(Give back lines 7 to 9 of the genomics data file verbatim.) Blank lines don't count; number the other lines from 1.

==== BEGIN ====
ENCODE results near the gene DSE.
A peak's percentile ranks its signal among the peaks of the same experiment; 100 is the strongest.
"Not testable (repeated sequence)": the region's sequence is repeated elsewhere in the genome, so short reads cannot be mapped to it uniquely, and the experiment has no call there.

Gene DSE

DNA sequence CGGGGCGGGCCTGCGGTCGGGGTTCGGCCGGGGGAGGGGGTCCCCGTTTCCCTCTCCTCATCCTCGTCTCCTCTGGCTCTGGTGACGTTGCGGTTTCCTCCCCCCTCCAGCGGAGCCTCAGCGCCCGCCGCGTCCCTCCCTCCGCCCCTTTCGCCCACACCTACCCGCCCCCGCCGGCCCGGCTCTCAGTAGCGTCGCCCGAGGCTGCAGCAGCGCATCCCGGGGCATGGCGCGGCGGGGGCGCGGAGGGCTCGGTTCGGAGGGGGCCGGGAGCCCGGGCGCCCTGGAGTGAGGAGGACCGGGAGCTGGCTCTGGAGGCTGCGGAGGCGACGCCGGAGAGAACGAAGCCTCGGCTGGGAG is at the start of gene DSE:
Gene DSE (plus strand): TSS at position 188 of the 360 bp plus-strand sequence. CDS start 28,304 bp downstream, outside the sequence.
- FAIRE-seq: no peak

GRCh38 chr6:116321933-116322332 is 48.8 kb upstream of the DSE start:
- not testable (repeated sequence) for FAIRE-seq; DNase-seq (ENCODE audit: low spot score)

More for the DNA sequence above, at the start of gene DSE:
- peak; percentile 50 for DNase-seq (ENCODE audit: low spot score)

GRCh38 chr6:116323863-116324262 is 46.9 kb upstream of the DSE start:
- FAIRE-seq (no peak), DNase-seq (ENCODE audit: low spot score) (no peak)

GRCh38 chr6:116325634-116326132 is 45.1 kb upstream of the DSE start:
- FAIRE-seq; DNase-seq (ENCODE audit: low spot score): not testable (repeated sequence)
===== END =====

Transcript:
- FAIRE-seq: no peak

GRCh38 chr6:116321933-116322332 is 48.8 kb upstream of the DSE start:
- not testable (repeated sequence) for FAIRE-seq; DNase-seq (ENCODE audit: low spot score)